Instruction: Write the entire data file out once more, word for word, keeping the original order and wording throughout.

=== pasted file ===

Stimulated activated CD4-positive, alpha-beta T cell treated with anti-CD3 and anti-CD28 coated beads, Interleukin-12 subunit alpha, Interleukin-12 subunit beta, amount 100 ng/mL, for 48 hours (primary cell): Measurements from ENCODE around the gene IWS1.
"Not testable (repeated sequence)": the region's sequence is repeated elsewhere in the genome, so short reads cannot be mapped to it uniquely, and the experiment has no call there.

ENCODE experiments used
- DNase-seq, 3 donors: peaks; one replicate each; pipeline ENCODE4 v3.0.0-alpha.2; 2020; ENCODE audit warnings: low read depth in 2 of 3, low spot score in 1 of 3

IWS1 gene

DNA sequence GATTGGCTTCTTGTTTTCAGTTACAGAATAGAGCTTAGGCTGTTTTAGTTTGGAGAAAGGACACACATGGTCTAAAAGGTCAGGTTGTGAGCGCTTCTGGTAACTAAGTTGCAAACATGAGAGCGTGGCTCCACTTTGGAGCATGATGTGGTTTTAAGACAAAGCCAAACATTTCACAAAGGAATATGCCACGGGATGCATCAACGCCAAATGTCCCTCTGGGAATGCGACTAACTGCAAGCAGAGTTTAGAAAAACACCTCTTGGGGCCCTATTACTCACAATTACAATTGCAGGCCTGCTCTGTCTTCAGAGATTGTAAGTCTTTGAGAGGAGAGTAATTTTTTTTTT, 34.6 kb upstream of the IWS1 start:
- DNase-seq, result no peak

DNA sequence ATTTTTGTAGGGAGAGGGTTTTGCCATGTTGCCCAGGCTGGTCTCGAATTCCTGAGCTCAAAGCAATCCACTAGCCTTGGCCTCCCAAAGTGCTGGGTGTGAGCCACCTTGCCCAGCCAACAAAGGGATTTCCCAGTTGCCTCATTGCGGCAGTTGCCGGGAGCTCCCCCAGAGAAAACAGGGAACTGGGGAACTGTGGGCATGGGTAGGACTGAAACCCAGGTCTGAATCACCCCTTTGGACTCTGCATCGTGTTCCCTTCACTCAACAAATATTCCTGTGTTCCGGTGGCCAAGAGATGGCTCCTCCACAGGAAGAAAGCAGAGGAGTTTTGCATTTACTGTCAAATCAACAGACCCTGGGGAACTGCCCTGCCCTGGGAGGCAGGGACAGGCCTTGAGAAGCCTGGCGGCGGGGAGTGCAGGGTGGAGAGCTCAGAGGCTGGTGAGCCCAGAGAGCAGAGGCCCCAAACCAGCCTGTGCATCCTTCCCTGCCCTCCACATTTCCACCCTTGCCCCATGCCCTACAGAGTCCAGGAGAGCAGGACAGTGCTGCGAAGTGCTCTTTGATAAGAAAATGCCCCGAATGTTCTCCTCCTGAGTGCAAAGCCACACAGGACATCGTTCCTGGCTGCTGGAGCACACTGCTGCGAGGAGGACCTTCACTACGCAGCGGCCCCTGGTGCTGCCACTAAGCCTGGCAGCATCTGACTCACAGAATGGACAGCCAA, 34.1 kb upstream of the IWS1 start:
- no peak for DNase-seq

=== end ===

Stimulated activated CD4-positive, alpha-beta T cell treated with anti-CD3 and anti-CD28 coated beads, Interleukin-12 subunit alpha, Interleukin-12 subunit beta, amount 100 ng/mL, for 48 hours (primary cell): Measurements from ENCODE around the gene IWS1.
"Not testable (repeated sequence)": the region's sequence is repeated elsewhere in the genome, so short reads cannot be mapped to it uniquely, and the experiment has no call there.

ENCODE experiments used
- DNase-seq, 3 donors: peaks; one replicate each; pipeline ENCODE4 v3.0.0-alpha.2; 2020; ENCODE audit warnings: low read depth in 2 of 3, low spot score in 1 of 3

IWS1 gene

DNA sequence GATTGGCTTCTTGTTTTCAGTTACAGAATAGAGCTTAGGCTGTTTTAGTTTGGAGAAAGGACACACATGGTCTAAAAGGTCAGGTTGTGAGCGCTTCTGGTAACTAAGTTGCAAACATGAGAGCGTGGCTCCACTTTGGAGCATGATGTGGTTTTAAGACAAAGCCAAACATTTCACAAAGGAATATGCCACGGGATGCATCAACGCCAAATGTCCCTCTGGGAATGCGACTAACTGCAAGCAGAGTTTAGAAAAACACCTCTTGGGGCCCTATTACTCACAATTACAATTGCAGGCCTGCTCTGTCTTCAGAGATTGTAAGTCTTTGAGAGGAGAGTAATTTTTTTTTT, 34.6 kb upstream of the IWS1 start:
- DNase-seq, result no peak

DNA sequence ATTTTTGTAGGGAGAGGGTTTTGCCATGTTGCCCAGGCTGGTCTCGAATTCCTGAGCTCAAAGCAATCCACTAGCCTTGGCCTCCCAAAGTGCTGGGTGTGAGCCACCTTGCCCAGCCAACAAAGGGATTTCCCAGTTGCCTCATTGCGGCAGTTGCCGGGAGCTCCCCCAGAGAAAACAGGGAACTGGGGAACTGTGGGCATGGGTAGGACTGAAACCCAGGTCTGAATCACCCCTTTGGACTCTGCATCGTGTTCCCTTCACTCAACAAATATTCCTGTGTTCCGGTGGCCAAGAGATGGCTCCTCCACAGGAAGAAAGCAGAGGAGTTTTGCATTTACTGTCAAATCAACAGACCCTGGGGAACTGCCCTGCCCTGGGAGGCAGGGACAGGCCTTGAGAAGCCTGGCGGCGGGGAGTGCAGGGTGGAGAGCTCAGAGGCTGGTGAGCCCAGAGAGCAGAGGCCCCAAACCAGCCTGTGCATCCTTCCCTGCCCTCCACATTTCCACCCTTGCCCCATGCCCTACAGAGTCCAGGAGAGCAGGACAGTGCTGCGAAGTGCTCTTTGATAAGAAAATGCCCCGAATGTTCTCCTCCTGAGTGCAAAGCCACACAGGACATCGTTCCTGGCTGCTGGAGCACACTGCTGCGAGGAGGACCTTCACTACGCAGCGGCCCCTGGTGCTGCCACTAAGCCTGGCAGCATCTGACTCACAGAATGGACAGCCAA, 34.1 kb upstream of the IWS1 start:
- no peak for DNase-seq